The beginning of the end of German Jewry


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6 March 1933

Entry in the Steinhardt family‘s guestbook

Expressionist painter and graphic artist Jakob Steinhardt (1887–1968) is one of the most important German-Jewish artists of the twentieth century, best known for his woodcuts of biblical and Jewish subjects. He was also an important figure in Berlin‘s cultural life, a role attested to by his family‘s guestbook, which contains entries and drawings by numerous artists and writers, including Conrad Felixmüller, Paul Dessau and Eugen Spiro.

On 7 March 1933, after Jakob Steinhardt received massive threats from the SA, he hastily left Berlin and immigrated to Palestine with his family, taking this guestbook with him. The last entry before his escape is presented here.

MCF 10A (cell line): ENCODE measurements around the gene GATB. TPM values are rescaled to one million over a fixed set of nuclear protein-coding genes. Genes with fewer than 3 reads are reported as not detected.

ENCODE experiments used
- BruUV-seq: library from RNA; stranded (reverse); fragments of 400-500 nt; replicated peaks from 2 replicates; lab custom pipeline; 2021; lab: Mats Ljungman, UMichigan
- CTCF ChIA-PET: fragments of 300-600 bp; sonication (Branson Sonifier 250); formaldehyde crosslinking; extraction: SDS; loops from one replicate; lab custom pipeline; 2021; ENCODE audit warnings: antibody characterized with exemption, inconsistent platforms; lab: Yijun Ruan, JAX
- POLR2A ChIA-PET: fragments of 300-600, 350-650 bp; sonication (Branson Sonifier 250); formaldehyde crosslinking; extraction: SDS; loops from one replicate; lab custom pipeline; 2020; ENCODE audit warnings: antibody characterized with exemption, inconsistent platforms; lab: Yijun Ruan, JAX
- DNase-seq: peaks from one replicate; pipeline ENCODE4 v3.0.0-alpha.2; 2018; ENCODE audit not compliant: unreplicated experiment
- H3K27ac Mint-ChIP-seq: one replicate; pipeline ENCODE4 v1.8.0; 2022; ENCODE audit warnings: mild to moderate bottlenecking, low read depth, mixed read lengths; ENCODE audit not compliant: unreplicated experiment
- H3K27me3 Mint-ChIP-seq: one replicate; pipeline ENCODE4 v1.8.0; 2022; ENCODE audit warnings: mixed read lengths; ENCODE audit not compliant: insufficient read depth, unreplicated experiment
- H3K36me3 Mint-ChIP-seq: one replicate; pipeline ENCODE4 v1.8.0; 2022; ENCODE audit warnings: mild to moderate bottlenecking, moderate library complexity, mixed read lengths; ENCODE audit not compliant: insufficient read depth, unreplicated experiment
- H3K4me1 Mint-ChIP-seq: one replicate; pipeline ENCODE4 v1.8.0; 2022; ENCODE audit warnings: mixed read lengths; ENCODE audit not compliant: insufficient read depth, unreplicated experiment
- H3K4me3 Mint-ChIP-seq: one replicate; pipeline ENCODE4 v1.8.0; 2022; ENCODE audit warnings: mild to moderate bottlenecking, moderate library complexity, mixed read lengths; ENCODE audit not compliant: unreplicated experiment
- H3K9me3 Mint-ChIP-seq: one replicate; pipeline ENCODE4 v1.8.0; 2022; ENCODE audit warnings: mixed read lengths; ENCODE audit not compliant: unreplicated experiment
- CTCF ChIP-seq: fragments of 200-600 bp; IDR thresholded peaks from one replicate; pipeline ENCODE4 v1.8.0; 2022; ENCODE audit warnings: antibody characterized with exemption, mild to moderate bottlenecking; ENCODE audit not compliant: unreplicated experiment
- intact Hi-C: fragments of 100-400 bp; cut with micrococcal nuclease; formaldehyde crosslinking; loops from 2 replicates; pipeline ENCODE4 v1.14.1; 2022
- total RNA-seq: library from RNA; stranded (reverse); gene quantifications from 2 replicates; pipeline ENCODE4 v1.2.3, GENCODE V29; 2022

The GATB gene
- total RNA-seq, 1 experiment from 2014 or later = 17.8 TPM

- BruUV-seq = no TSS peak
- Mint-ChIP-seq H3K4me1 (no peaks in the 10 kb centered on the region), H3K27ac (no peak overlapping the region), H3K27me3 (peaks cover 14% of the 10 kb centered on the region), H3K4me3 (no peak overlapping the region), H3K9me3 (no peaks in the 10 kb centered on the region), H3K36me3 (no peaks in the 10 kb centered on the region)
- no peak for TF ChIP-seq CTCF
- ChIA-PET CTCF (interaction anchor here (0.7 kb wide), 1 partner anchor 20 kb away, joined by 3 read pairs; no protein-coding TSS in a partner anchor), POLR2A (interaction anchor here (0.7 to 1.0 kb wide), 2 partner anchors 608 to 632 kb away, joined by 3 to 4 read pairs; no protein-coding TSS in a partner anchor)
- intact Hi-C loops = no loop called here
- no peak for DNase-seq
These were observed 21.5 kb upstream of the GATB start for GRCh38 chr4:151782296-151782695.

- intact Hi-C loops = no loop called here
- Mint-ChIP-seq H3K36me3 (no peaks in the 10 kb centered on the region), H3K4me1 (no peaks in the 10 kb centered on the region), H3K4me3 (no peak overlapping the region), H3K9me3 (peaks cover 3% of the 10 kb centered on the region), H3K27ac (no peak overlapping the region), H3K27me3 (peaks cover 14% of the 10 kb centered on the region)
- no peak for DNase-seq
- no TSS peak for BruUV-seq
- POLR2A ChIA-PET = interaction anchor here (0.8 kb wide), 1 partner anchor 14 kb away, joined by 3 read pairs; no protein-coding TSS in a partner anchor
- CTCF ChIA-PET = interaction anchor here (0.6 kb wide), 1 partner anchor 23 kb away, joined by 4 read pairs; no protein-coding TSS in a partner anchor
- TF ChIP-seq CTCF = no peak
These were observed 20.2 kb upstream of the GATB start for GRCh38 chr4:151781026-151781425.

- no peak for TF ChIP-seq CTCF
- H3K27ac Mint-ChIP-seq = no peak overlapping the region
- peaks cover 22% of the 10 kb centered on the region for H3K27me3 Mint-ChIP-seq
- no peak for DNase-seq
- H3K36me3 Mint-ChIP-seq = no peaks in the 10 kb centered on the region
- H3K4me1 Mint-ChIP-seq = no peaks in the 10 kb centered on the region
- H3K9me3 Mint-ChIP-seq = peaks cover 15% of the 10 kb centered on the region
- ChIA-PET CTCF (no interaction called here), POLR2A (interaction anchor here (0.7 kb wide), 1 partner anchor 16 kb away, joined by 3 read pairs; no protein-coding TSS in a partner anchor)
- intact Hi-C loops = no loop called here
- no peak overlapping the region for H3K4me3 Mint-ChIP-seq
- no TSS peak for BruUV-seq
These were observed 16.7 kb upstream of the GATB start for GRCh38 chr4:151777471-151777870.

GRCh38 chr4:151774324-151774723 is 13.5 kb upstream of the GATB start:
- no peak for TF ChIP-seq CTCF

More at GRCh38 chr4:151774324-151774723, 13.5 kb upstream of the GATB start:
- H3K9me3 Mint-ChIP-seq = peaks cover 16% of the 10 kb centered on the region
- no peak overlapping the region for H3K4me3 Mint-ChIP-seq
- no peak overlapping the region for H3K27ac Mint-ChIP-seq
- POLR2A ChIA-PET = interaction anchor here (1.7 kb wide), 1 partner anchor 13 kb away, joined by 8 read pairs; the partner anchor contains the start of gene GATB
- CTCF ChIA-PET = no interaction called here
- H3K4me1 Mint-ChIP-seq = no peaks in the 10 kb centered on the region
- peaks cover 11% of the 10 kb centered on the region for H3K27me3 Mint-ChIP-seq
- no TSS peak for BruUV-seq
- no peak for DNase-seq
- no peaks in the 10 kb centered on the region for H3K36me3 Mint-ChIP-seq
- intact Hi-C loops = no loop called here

The words "In memory of Berlin, March 1933" have been written next to a pencil drawing by an unidentified artist. The sketch shows the superimposed outlines of the heads of Otto von Bismarck, Paul von Hindenburg and Adolf Hitler. At the center of the image is a swastika.

The sketch is apparently an allusion to the claim made by the Nazis—particularly in the run-up to the 5 March elections—that Adolf Hitler stood in the tradition of these two great figures of Prussian history. On the so-called Day of Potsdam two and a half weeks later, this supposed line of tradition was staged with great fanfare in a public ceremony in which Hitler pointedly bowed before Reich President Hindenburg. For Jakob Steinhardt, who was Jewish, this gesture was an ominous symbol of the immediate threat to him and his family.

Lea Weik

Categorie(s): artists and writers | Berlin | emigration
Drawing in the Steinhardt family‘s guestbook, unknown artist, Berlin, early March 1933
Gift of Josefa Bar-On Steinhardt, Nahariya, Israel